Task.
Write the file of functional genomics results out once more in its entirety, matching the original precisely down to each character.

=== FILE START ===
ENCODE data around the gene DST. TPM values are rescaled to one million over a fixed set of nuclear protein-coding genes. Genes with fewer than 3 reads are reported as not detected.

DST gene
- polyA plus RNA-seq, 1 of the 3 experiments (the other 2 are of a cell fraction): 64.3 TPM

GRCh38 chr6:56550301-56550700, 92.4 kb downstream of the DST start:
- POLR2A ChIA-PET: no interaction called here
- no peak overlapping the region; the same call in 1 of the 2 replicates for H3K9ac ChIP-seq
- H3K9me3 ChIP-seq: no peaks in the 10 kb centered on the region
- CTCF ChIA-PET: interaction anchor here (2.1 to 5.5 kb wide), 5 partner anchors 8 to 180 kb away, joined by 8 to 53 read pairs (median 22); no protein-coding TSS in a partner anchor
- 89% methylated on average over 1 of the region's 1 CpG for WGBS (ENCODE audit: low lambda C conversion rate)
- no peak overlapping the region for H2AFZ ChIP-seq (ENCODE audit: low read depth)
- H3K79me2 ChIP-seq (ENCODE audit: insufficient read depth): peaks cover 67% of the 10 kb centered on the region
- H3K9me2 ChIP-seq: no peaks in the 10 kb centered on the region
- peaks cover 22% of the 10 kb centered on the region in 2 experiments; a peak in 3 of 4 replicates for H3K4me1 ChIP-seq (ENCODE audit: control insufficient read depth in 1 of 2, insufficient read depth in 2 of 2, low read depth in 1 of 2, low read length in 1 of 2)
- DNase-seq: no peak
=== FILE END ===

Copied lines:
ENCODE data around the gene DST. TPM values are rescaled to one million over a fixed set of nuclear protein-coding genes. Genes with fewer than 3 reads are reported as not detected.

DST gene
- polyA plus RNA-seq, 1 of the 3 experiments (the other 2 are of a cell fraction): 64.3 TPM

GRCh38 chr6:56550301-56550700, 92.4 kb downstream of the DST start:
- POLR2A ChIA-PET: no interaction called here
- no peak overlapping the region; the same call in 1 of the 2 replicates for H3K9ac ChIP-seq
- H3K9me3 ChIP-seq: no peaks in the 10 kb centered on the region
- CTCF ChIA-PET: interaction anchor here (2.1 to 5.5 kb wide), 5 partner anchors 8 to 180 kb away, joined by 8 to 53 read pairs (median 22); no protein-coding TSS in a partner anchor
- 89% methylated on average over 1 of the region's 1 CpG for WGBS (ENCODE audit: low lambda C conversion rate)
- no peak overlapping the region for H2AFZ ChIP-seq (ENCODE audit: low read depth)
- H3K79me2 ChIP-seq (ENCODE audit: insufficient read depth): peaks cover 67% of the 10 kb centered on the region
- H3K9me2 ChIP-seq: no peaks in the 10 kb centered on the region
- peaks cover 22% of the 10 kb centered on the region in 2 experiments; a peak in 3 of 4 replicates for H3K4me1 ChIP-seq (ENCODE audit: control insufficient read depth in 1 of 2, insufficient read depth in 2 of 2, low read depth in 1 of 2, low read length in 1 of 2)
- DNase-seq: no peak